“We say that every square meter of land that is worked with agro-ecology is a liberated square meter. We see it as a tool to transform farmers’ social and economic conditions. We see it as a tool of liberation from the unsustainable capitalist agricultural model that oppresses farmers.” – Miguel Ramirez, National Coordinator of the Organic Agriculture Movement of El Salvador.
International and local human rights groups are carrying out an intense global campaign to get El Salvador to modify its draconian law that criminalizes abortion and provides for prison terms for women. This Central American country of 6.3 million people is one of the few nations in the world to ban abortion under any circumstances and penalize it with heavy jail terms.
In a process of grassroots democracy and popular community engagement, Nueva Trinidad joined its neighboring towns of San Jose Las Flores and San Isidro Labrador in rejecting the presence of mining exploration and exploitation in their territories.
Textile companies that make clothing for transnational brands in El Salvador are accused of forging alliances with gang members to make death threats against workers and break up their unions. Forced labor is also widespread in the maquilas, where the women have to work 12 hours a day to meet the high production targets set for them.
Guadalupe, a Salvadoran young woman who has already spent more than 7 years in prison on charges of aggravated homicide for miscarriage of her fetus, was pardoned. However, Cinthia, who gave birth alone to an infant she says had its cord wrapped around its neck, was denied pardon, ostensibly because she smoked and drank beer on a daily basis. Cinthia, like Guadalupe, was also 18 when she miscarried, and was likewise found guilty of aggravated homicide and has been serving the same 30 year sentence.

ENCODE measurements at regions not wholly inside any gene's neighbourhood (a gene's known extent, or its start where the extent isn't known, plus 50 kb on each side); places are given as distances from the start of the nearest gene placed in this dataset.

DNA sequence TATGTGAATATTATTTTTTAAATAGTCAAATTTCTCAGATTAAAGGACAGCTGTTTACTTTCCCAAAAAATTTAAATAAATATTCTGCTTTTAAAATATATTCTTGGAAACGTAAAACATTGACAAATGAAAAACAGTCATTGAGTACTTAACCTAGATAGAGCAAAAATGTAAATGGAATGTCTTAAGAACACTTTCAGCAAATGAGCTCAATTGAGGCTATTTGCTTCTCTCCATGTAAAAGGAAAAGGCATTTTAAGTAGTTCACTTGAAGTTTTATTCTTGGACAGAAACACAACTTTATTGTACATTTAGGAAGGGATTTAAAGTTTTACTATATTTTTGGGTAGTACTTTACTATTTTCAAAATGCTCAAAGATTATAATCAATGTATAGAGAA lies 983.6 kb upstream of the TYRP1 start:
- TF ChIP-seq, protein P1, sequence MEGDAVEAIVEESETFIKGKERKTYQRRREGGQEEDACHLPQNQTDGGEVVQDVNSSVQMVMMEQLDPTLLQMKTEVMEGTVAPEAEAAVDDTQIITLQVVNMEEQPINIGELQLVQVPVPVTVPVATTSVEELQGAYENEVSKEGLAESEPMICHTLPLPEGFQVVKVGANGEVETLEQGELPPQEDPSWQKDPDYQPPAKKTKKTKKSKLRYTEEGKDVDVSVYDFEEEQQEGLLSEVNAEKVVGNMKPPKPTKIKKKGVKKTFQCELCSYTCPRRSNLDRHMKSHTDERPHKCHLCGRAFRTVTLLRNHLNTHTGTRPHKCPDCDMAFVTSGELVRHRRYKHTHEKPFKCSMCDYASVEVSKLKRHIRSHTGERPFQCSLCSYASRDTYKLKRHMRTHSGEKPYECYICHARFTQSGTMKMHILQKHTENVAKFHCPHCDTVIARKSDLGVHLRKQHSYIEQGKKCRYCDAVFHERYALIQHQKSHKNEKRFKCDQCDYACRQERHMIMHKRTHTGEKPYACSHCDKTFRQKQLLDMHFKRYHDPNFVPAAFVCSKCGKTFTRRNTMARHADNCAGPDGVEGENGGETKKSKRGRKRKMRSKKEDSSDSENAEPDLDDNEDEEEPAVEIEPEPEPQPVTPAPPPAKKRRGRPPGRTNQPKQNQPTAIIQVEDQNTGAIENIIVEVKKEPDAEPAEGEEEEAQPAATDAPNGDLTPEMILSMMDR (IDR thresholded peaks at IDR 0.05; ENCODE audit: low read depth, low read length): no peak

“All of us, [even] our animals—we don’t want mining!” said the elderly María Isabel as she left the voting center on November 23. By a staggering vote of 235 to 2, she and fellow residents of San Isidro Labrador municipality, located in the northern Salvadoran department of Chalatenango, voted to ban mining in their territory.
Rural communities and social organizations in El Salvador agree that the lack of specific laws is one of the main hurdles to resolving disputes over water in the country. “If the right to water was regulated in the constitution, we wouldn’t be caught up in this conflict,” said David Díaz, a representative of the Asociación de Desarrollo Comunal Bendición de Dios (Adescobd).
The core of women’s oppression in patriarchal societies is not maternity, or motherhood, but maternalism; that is to say, the imposition of maternity as women’s primordial and inescapable destiny and the central axis around which they should organize their lives and distribute their time. In the maternal ideology dominant in El Salvador, the imposed hegemonic maternity is constructed out of the religious figure of Mary of Nazareth.